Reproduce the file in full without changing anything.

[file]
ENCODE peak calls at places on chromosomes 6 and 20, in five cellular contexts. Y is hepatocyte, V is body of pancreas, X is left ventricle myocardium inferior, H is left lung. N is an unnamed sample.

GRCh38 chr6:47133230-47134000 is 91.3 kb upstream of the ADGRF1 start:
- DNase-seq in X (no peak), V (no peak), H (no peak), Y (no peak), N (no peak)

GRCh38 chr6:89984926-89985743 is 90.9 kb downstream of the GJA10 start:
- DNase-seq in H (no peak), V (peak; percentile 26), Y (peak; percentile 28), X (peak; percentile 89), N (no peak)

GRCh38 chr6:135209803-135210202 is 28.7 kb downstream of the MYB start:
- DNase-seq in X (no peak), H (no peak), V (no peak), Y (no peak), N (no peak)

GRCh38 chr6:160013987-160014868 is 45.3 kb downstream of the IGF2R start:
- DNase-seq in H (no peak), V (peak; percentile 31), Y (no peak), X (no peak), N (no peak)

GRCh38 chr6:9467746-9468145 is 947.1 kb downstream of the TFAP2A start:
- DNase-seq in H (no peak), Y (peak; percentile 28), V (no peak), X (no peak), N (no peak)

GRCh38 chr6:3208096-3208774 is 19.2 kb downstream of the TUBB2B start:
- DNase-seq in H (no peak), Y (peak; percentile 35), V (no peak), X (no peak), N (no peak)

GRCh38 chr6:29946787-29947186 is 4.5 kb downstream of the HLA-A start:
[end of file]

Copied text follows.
ENCODE peak calls at places on chromosomes 6 and 20, in five cellular contexts. Y is hepatocyte, V is body of pancreas, X is left ventricle myocardium inferior, H is left lung. N is an unnamed sample.

GRCh38 chr6:47133230-47134000 is 91.3 kb upstream of the ADGRF1 start:
- DNase-seq in X (no peak), V (no peak), H (no peak), Y (no peak), N (no peak)

GRCh38 chr6:89984926-89985743 is 90.9 kb downstream of the GJA10 start:
- DNase-seq in H (no peak), V (peak; percentile 26), Y (peak; percentile 28), X (peak; percentile 89), N (no peak)

GRCh38 chr6:135209803-135210202 is 28.7 kb downstream of the MYB start:
- DNase-seq in X (no peak), H (no peak), V (no peak), Y (no peak), N (no peak)

GRCh38 chr6:160013987-160014868 is 45.3 kb downstream of the IGF2R start:
- DNase-seq in H (no peak), V (peak; percentile 31), Y (no peak), X (no peak), N (no peak)

GRCh38 chr6:9467746-9468145 is 947.1 kb downstream of the TFAP2A start:
- DNase-seq in H (no peak), Y (peak; percentile 28), V (no peak), X (no peak), N (no peak)

GRCh38 chr6:3208096-3208774 is 19.2 kb downstream of the TUBB2B start:
- DNase-seq in H (no peak), Y (peak; percentile 35), V (no peak), X (no peak), N (no peak)

GRCh38 chr6:29946787-29947186 is 4.5 kb downstream of the HLA-A start: